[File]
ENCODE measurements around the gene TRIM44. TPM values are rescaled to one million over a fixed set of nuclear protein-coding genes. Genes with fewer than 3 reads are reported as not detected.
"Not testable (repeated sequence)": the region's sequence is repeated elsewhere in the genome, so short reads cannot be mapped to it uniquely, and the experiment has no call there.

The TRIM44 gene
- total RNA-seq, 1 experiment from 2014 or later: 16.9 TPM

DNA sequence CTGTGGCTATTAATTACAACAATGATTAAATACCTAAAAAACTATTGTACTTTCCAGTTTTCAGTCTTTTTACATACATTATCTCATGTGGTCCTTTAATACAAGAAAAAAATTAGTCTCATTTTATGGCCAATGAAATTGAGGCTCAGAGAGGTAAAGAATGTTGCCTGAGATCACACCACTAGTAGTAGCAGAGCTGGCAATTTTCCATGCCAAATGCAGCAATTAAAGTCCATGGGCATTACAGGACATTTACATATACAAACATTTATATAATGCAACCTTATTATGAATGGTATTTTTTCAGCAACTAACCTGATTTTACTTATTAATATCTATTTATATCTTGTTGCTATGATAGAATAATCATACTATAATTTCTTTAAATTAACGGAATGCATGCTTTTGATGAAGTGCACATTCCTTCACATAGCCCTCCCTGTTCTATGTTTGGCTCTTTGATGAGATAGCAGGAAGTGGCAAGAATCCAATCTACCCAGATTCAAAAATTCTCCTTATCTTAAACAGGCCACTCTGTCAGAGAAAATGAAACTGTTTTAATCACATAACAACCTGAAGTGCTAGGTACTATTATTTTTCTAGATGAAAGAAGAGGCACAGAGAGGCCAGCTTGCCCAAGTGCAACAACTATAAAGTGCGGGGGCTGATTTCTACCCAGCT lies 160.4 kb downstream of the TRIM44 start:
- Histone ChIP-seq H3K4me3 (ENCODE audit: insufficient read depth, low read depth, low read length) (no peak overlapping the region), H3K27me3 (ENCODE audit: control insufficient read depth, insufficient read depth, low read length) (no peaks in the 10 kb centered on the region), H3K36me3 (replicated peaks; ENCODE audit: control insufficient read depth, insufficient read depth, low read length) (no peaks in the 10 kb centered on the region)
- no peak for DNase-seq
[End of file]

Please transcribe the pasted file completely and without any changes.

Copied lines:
ENCODE measurements around the gene TRIM44. TPM values are rescaled to one million over a fixed set of nuclear protein-coding genes. Genes with fewer than 3 reads are reported as not detected.
"Not testable (repeated sequence)": the region's sequence is repeated elsewhere in the genome, so short reads cannot be mapped to it uniquely, and the experiment has no call there.

The TRIM44 gene
- total RNA-seq, 1 experiment from 2014 or later: 16.9 TPM

DNA sequence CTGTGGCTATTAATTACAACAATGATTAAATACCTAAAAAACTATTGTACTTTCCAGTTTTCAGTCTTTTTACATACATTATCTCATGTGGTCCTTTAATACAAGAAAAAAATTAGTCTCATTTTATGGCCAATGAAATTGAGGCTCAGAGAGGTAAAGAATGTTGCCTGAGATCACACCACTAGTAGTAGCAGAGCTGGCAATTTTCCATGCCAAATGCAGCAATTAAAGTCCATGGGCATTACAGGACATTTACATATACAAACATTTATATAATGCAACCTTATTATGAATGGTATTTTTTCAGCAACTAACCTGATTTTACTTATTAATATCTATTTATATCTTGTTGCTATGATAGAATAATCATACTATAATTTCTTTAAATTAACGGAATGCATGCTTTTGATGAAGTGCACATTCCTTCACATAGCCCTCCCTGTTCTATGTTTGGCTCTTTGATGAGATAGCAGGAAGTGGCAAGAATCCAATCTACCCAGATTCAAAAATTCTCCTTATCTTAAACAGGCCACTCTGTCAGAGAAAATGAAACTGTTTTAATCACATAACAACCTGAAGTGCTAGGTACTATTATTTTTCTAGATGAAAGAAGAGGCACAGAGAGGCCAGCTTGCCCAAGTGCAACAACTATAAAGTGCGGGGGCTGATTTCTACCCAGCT lies 160.4 kb downstream of the TRIM44 start:
- Histone ChIP-seq H3K4me3 (ENCODE audit: insufficient read depth, low read depth, low read length) (no peak overlapping the region), H3K27me3 (ENCODE audit: control insufficient read depth, insufficient read depth, low read length) (no peaks in the 10 kb centered on the region), H3K36me3 (replicated peaks; ENCODE audit: control insufficient read depth, insufficient read depth, low read length) (no peaks in the 10 kb centered on the region)
- no peak for DNase-seq